Sections 161-181; Schedules 17, 18 and 19
Part 6 covers a range of issues including:
- establish a cap on adult social care cost contributions
- enable the secretary of state to intervene in the event of a local authority failing in its provision of adult social care
- create a duty for the CQC to inspect adult social care
- the appointment of medical examiners
- require the secretary of state to arrange for a review into disputes relating to treatment of critically ill children
- mandatory training on learning disability and autism
- enable changes to be made to the professional regulation system
- set minimum standards for food and drink in hospital settings.
Sections here also:
- require the secretary of state to report on the government's information sharing policy for purposes relating to child safeguarding or children's health or social care
- maintain the provisions for at-home early medical termination of pregnancy
- enabling regulations to allow more products to be centrally stocked and supplied free of charge to community pharmacies
- restrict the advertising of certain food and drink products
- ensure informed consent with no coercion or financial gain for the donation of organs
- lengthen the storage time for gametes and embryos
- prohibiting unlicensed cosmetic procedures
- provide for implementation of more comprehensive international reciprocal healthcare arrangements
- make regulations regarding food information and labelling
- introduce powers for the secretary of state to introduce, terminate or vary water fluoridation schemes.
Section 163: Regulation of local authority functions relating to adult social care
This section sets out a duty for the CQC to conduct reviews, assess performance and publish reports on the exercise of regulated care functions by English local authorities relating to adult social care.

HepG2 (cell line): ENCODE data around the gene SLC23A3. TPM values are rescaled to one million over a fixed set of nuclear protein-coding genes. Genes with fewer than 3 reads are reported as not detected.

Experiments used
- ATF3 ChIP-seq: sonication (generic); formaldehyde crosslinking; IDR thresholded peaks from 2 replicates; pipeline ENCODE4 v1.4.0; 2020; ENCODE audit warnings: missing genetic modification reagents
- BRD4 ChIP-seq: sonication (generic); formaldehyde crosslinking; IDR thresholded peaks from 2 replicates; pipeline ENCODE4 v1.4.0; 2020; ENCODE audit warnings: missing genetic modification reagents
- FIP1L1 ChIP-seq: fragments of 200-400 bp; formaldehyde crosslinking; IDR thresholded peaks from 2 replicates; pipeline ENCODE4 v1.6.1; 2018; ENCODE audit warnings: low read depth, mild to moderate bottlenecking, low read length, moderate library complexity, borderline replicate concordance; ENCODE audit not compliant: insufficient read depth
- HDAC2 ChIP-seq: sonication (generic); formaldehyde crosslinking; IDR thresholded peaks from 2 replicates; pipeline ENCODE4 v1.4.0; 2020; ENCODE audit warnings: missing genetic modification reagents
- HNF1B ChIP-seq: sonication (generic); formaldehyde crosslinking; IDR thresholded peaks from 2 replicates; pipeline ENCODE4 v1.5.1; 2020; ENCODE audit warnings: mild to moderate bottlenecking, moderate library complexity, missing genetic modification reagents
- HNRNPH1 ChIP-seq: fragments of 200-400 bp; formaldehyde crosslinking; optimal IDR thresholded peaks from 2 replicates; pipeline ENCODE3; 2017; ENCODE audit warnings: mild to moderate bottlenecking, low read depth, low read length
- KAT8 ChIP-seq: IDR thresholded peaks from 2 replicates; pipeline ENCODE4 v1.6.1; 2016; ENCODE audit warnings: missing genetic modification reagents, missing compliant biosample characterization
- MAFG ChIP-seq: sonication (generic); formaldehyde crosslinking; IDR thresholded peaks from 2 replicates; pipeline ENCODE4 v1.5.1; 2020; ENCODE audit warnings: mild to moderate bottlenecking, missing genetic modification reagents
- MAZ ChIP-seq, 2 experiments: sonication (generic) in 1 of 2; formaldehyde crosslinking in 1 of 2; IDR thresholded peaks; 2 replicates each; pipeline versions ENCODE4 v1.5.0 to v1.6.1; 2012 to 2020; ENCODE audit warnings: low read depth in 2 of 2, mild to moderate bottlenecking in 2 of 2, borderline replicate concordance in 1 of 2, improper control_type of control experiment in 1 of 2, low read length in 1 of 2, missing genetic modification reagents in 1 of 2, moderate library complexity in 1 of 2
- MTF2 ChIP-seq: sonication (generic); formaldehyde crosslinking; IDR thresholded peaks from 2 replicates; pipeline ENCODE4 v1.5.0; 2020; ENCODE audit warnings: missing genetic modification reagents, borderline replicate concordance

The secretary of state will set objectives and priorities for the CQC's assessments. The CQC is required to determine indicators of quality to assess local authority performance and prepare a statement setting out the frequency of reviews and a methodology for assessing local authorities' performance, with flexibility to set different indicators, objectives, and priorities for different cases. The secretary of state has powers to direct the CQC to revise its quality indicators, assessment framework, and frequency and methodology for different cases.
NHS Providers view and activity
We sought and received reassurances from the government on the floor of the House that these powers will be used infrequently by the government so as not to disrupt CQC reviews. They also affirmed that the government will fully respect the independence of the CQC.
Section 166: Cap on care costs for charging purposes
This establishes a cap on the amount that adults can be required to pay towards eligible care costs over their lifetime. The government has indicated these provisions will be commenced in October 2023.
Section 167: Provision of social care services: financial assistance
This enables the secretary of state to give financial assistance to bodies engaged in social care provision or connected services. The secretary of state may direct an NHS trust or an SpHA to exercise any of the functions of the secretary of state in relation to this financial assistance.
Section 168: Regulation of health care and associated professions
This section enables changes to be made through secondary legislation to the professional regulation system. It also permits a currently regulated profession to be removed from statutory regulation when the profession no longer requires regulation for the purpose of the protection of the public. It also provides an updated list of the legislation that regulates professions. The section clarifies that a profession is to be treated as including 'any group of workers', whether or not they are generally regarded as a profession, indicating that senior managers and leaders could be considered as part of these provisions.